Coach Auriemma on the schedule question: When you look back on the teams I've coached, our best games are usually against the best teams, and it doesn't matter who we've played going in. I'm more worried about the 10 days off for exams. . . . It would be a kick in the ass if they beat us by 30 and then we meet them in the Final Four. And then it'll be a reversal of two years ago.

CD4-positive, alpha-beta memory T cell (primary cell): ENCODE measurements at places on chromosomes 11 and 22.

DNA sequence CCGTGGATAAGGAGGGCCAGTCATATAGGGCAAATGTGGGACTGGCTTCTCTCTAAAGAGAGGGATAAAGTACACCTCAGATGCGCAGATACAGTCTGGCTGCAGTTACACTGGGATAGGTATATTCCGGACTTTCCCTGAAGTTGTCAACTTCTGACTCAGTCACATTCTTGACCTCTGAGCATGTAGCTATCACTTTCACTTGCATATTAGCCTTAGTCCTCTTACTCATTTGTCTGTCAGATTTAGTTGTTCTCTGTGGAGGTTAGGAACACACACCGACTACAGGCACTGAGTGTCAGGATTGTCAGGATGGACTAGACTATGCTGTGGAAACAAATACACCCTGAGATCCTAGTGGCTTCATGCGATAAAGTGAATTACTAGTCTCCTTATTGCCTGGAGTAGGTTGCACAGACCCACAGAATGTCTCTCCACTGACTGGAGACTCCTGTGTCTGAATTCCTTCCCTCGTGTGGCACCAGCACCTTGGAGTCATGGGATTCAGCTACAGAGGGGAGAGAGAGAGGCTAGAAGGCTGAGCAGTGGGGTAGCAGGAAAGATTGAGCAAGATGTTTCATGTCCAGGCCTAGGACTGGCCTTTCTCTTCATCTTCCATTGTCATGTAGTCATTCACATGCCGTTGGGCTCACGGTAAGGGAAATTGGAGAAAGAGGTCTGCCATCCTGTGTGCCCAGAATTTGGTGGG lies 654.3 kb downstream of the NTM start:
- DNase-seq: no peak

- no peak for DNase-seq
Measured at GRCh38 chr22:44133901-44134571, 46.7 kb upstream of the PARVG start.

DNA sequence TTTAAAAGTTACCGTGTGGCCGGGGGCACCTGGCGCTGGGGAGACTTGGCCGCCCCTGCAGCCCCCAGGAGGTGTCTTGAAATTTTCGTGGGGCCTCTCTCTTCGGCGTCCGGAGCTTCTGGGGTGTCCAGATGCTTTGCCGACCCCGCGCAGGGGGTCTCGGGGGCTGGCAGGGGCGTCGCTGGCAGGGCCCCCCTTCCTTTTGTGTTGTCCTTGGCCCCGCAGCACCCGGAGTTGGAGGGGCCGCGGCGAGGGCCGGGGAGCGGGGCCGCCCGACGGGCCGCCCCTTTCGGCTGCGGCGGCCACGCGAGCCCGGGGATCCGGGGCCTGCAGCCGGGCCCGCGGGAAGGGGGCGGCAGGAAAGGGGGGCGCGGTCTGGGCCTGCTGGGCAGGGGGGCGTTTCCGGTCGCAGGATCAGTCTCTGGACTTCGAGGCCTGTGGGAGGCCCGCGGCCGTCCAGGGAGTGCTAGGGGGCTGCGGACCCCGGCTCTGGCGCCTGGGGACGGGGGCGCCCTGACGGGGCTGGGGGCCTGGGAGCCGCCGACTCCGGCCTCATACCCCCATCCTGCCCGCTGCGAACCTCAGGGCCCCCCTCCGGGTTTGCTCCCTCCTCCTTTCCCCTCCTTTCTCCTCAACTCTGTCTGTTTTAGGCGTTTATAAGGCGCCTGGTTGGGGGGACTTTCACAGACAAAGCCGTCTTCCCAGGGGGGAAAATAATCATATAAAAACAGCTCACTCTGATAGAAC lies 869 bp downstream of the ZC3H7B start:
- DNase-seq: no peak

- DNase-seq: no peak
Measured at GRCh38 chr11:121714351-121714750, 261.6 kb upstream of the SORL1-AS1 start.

Interesting perspective by Pilypaitis, asked if this UConn team or the team she played against in March was better: I think they are better [now]. They lost Renee Montgomery and you think that they would struggle at the point guard position but Tiffany Hayes does a great job at the point for them. They are all around solid and do not make mistakes. Anything you force them to do, they excel at doing it.